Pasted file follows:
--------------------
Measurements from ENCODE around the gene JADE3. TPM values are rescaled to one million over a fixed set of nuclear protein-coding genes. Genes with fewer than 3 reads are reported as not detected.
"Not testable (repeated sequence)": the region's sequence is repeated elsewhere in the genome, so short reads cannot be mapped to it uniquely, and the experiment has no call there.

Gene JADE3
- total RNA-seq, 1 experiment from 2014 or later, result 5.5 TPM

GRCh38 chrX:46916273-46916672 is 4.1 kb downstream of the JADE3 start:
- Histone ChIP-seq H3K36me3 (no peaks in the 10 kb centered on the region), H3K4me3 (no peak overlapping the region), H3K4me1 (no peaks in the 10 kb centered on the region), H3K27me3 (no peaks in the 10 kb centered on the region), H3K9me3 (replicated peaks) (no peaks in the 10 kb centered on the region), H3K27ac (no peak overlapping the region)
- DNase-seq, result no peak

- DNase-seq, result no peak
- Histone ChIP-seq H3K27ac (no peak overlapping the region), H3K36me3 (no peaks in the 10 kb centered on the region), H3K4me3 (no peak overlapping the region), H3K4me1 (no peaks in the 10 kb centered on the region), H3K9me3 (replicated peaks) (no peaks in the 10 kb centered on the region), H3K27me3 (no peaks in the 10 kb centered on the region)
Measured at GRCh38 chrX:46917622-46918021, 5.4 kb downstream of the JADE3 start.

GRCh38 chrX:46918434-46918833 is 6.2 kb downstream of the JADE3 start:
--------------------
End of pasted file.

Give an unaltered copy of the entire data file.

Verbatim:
Measurements from ENCODE around the gene JADE3. TPM values are rescaled to one million over a fixed set of nuclear protein-coding genes. Genes with fewer than 3 reads are reported as not detected.
"Not testable (repeated sequence)": the region's sequence is repeated elsewhere in the genome, so short reads cannot be mapped to it uniquely, and the experiment has no call there.

Gene JADE3
- total RNA-seq, 1 experiment from 2014 or later, result 5.5 TPM

GRCh38 chrX:46916273-46916672 is 4.1 kb downstream of the JADE3 start:
- Histone ChIP-seq H3K36me3 (no peaks in the 10 kb centered on the region), H3K4me3 (no peak overlapping the region), H3K4me1 (no peaks in the 10 kb centered on the region), H3K27me3 (no peaks in the 10 kb centered on the region), H3K9me3 (replicated peaks) (no peaks in the 10 kb centered on the region), H3K27ac (no peak overlapping the region)
- DNase-seq, result no peak

- DNase-seq, result no peak
- Histone ChIP-seq H3K27ac (no peak overlapping the region), H3K36me3 (no peaks in the 10 kb centered on the region), H3K4me3 (no peak overlapping the region), H3K4me1 (no peaks in the 10 kb centered on the region), H3K9me3 (replicated peaks) (no peaks in the 10 kb centered on the region), H3K27me3 (no peaks in the 10 kb centered on the region)
Measured at GRCh38 chrX:46917622-46918021, 5.4 kb downstream of the JADE3 start.

GRCh38 chrX:46918434-46918833 is 6.2 kb downstream of the JADE3 start: